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By Aubri Webb on March 27 2002
Format: DVD
So they had Chow Yun-Fat and Mira Sorvino, what more could you ask for right? Plot? Huh???? You want plot??? LOL, you came to the wrong movie for plot. The predictability factor is pretty high on this one, sorry. Shooting, more shooting, and add some shooting. Now why did I recommend this movie you ask? Because it's fun! Who cares if it has no plot? If you don't mind a little mindless violence and some cheap plot devices, then why not watch it?? It has Chow Yun-Fat and we all know he's pretty good with the action, and Mira brings a great character to the mix, she's saucy and of course sexy and probably the only one in the cast that will give you any acting entertainment, but it's good enough to make it worth seeing... Though I gotta warn you, they're supposed to be assasins and couldn't hit a tin can if it was strapped to their guns, but that's how it works in these movies isn't it? So take the night off, get a good laugh and some action and watch the movie. Because...well, there's nothing else on. :)
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Format: DVD
The Replacement Killers teams an unlikely pair, Hong Kong action legend Chow Yun-Fat, and Oscar winner Mira Sorvino, in an action filled adventure, featuring multiple gunfights, heavy property damage, and minimal dialog. The two work surprisingly very well together. Sorvino, who continues to choose some interesting roles since winning her award, gives a credible performance as Meg Coburn. After "Mimic", we knew she was no powder puff, now we know she can be a gunslinger, and look darn good doing so.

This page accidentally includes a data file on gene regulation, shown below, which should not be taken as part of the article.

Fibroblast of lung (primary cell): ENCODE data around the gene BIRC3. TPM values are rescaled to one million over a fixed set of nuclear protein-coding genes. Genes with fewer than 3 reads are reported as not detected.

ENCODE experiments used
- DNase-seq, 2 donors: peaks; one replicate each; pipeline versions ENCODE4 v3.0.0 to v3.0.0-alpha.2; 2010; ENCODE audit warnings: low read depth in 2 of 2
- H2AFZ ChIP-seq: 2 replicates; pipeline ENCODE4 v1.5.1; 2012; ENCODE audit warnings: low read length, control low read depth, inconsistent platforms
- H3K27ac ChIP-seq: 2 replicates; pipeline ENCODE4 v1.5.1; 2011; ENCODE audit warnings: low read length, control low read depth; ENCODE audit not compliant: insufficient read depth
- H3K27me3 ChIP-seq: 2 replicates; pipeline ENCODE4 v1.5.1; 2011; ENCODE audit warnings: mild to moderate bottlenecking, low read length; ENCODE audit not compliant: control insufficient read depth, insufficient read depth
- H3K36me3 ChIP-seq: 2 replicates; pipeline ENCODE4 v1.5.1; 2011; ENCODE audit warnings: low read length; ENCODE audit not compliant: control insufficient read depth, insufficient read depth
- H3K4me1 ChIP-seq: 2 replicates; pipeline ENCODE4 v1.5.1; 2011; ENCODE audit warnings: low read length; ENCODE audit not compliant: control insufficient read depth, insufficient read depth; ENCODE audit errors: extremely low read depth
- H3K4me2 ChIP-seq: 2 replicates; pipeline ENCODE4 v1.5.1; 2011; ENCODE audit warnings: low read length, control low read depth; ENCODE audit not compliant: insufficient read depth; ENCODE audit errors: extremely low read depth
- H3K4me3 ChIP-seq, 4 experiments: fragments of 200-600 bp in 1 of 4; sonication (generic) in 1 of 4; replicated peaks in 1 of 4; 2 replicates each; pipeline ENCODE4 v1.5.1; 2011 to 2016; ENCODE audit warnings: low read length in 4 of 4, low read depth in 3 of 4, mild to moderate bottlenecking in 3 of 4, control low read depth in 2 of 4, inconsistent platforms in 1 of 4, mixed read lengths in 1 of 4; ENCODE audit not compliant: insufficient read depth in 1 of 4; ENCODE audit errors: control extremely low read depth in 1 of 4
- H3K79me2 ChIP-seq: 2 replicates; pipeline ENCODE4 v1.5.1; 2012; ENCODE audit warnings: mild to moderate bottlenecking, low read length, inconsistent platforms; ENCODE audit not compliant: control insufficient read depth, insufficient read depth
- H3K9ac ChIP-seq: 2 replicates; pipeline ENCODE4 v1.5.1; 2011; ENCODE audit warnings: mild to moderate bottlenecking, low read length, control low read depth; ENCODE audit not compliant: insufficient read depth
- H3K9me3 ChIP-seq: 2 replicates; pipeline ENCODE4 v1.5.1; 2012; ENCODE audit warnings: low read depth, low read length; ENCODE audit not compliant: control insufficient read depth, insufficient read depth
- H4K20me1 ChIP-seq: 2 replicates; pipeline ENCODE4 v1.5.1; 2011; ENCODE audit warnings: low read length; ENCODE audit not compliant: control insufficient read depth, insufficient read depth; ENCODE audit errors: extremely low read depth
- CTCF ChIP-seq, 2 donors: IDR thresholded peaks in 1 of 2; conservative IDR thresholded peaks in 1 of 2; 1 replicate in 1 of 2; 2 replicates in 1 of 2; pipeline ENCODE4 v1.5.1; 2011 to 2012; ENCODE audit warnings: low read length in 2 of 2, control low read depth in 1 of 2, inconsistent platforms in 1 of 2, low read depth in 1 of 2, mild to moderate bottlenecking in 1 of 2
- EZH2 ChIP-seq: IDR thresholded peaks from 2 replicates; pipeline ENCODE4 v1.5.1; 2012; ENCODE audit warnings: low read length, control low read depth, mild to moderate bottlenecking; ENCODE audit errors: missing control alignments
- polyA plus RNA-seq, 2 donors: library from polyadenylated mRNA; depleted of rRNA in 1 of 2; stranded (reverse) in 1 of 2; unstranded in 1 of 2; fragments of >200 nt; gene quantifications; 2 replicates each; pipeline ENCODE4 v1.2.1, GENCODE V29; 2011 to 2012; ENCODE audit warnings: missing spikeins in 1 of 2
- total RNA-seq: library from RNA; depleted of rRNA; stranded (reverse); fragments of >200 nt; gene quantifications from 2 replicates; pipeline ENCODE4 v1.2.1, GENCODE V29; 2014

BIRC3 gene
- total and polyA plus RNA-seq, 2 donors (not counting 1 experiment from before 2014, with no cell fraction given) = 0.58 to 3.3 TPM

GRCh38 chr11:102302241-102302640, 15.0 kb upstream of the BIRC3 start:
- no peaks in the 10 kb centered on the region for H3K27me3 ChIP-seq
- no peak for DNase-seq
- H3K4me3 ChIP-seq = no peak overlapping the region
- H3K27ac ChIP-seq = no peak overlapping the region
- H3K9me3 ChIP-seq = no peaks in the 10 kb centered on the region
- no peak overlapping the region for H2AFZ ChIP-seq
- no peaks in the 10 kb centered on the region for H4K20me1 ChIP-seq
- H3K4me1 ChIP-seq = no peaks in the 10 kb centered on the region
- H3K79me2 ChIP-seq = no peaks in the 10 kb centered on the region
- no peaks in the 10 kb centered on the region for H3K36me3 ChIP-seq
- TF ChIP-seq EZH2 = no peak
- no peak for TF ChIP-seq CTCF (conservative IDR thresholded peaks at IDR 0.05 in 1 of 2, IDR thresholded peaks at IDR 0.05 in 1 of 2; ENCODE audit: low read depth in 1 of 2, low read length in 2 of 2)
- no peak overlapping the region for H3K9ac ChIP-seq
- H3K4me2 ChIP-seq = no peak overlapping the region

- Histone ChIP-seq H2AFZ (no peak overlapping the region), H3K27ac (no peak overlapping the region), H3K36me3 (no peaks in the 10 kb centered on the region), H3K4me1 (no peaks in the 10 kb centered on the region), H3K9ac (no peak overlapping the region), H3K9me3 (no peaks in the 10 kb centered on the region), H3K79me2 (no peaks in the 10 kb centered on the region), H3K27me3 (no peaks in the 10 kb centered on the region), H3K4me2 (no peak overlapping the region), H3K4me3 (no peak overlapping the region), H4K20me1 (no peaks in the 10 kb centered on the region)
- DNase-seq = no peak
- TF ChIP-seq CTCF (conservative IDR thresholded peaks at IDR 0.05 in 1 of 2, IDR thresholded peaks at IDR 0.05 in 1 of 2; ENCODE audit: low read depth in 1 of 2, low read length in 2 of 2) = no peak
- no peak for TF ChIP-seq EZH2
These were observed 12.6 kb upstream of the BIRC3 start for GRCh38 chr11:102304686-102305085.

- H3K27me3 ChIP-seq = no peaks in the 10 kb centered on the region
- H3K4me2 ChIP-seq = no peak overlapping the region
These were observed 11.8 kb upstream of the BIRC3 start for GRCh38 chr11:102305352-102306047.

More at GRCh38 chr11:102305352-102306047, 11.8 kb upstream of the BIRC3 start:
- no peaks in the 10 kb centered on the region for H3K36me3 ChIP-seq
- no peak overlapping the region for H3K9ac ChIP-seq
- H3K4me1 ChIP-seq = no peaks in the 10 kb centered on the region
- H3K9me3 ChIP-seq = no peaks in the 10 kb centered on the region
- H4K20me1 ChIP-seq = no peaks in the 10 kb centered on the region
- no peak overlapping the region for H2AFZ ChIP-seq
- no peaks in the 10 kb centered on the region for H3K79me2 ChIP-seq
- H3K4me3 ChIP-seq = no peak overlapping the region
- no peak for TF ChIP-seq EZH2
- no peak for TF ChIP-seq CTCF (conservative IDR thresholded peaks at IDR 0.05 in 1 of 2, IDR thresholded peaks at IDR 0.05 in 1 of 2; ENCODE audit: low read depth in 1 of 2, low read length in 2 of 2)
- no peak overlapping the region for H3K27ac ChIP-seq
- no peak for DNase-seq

In his American movie debut, Yun-Fat is John Lee, taciturn, and restrained, exploding into action when necessary. He is a hit man who fails to complete his assignment. His Chinese employer, Terence Wei, is understandably upset, and orders that he be terminated. Seeking to return to China to protect his family from Wei's wrath, Lee is in need of a passport, and Meg is an expert at creating the false documents he needs. Once they get together, it's not long before the bullets start to fly. And the action almost never stops, with Mira right in the middle, more than holding her own with the heavy hitters. She's street tough, and never panics.
Sure, the plot has a few glitches. But who cares? We're here for the well-crafted action sequences, and that's what is served up in Antione Fuqua's directorial debut. Fuqua highlights Yun-Fat's smooth and graceful moves, as he spins, twists, dives, and of course, shoots his way across the screen. The final battle is a bit cliché, but not as over done as it could have been.
The Replacement Killers could have had a more appropriate title, but no matter what the name, if you're seeking a short, tight, action-packed shoot em up, look no further.